Express: Sessions

By default Express requests are sequential and no request can be linked to each other. There is no way to know if this request comes from a client that already performed a request previously.

Users cannot be identified unless using some kind of mechanism that makes it possible.

That’s what sessions are.

When implemented, every user of your API or website will be assigned a unique session, and this allows you to store the user state.

We’ll use the express-session module, which is maintained by the Express team.

You can install it using

npm install express-session

and once you’re done, you can instantiate it in your application with

const session = require('express-session')

This is a middleware, so you install it in Express using

const express = require('express')
const session = require('express-session')

const app = express()
  'secret': '343ji43j4n3jn4jk3n'

After this is done, all the requests to the app routes are now using sessions.

secret is the only required parameter, but there are many more you can use. It should be a randomly unique string for your application.

The session is attached to the request, so you can access it using req.session here:

app.get('/', (req, res, next) => {
  // req.session

This object can be used to get data out of the session, and also to set data: = 'Flavio'
console.log( // 'Flavio'

This data is serialized as JSON when stored, so you are safe to use nested objects.

You can use sessions to communicate data to middleware that’s executed later, or to retrieve it later on, on subsequent requests.

Where is the session data stored? It depends on how you set up the express-session module.

It can store session data in

  • memory, not meant for production
  • a database like MySQL or Mongo
  • a memory cache like Redis or Memcached

There is a big list of 3rd packages that implement a wide variety of different compatible caching stores in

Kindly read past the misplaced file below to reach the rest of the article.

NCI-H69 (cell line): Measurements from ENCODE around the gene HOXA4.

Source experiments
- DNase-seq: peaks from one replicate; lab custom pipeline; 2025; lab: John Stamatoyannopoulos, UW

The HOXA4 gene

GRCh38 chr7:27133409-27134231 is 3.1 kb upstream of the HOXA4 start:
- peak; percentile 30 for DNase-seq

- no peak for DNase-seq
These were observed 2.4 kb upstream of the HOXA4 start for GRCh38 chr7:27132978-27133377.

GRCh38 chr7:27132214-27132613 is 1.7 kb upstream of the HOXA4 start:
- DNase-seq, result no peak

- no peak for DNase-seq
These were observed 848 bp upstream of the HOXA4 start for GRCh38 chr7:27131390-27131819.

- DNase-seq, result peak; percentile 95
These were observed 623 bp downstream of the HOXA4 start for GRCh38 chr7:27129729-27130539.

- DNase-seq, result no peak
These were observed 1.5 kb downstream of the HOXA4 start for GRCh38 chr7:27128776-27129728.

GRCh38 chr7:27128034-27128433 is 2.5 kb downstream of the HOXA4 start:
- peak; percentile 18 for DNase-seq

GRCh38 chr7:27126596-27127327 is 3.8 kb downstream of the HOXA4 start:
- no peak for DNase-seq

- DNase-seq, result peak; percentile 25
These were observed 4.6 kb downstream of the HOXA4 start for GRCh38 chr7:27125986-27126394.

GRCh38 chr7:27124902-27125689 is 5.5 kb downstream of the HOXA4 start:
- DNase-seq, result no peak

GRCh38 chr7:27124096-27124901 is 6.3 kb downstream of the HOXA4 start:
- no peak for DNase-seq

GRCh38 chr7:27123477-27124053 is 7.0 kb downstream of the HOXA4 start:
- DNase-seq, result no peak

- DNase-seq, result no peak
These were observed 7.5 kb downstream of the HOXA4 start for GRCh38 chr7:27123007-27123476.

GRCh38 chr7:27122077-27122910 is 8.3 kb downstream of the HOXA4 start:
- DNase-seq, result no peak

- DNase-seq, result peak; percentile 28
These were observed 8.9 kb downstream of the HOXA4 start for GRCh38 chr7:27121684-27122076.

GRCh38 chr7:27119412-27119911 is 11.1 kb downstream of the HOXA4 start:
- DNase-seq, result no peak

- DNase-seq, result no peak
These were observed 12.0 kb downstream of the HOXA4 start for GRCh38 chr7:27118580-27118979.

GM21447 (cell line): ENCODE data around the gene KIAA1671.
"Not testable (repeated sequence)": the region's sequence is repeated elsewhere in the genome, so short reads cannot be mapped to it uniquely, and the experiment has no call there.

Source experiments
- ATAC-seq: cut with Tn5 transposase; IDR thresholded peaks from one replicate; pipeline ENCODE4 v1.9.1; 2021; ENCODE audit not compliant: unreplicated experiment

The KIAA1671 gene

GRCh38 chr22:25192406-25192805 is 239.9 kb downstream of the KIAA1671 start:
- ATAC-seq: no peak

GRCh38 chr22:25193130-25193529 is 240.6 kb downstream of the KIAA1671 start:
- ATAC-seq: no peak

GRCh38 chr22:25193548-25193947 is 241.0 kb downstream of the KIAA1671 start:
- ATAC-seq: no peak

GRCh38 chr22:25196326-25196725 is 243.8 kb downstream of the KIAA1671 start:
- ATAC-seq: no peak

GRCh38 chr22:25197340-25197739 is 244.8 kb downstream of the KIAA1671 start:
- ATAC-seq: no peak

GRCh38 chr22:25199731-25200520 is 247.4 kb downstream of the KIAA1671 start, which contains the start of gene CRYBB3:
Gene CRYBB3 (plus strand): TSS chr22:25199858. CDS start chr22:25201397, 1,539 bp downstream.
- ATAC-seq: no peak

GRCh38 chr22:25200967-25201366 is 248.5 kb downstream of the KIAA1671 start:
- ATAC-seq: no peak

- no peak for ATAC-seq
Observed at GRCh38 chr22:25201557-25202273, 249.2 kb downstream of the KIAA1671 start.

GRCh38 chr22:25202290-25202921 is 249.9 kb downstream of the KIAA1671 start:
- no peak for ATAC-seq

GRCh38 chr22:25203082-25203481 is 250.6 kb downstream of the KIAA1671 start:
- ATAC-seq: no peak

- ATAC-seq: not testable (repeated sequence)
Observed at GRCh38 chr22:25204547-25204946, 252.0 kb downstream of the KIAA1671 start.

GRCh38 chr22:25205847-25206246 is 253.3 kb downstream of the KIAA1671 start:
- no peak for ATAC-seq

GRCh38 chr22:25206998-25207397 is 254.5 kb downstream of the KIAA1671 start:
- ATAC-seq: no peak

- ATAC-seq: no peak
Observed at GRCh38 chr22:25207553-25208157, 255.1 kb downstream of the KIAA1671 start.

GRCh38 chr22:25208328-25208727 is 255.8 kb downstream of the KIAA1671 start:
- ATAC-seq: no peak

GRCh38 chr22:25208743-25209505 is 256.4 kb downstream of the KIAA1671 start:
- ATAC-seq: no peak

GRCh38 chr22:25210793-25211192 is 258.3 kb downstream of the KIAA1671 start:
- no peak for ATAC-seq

All solutions store the session id in a cookie, and keep the data server-side. The client will receive the session id in a cookie, and will send it along with every HTTP request.

We’ll reference that server-side to associate the session id with the data stored locally.

Memory is the default, it requires no special setup on your part, it’s the simplest thing but it’s meant only for development purposes.

The best choice is a memory cache like Redis, for which you need to setup its own infrastructure.

Another popular package to manage sessions in Express is cookie-session, which has a big difference: it stores data client-side in the cookie. I do not recommend doing that because storing data in cookies means that it’s stored client-side, and sent back and forth in every single request made by the user. It’s also limited in size, as it can only store 4 kilobytes of data. Cookies also need to be secured, but by default they are not, since secure Cookies are possible on HTTPS sites and you need to configure them if you have proxies.

Lessons in this unit:

0: Introduction
1: Introduction to Express
2: Request parameters
3: Send a response to the client
4: Send a JSON response
5: Manage cookies
6: Work with HTTP headers
7: Handling redirects
8: Routing
9: Template engines
10: Middleware
11: Serving Static Assets with Express
12: Send files to the client
13: ▶︎ Sessions
14: Validating and sanitizing input
15: Handling form data
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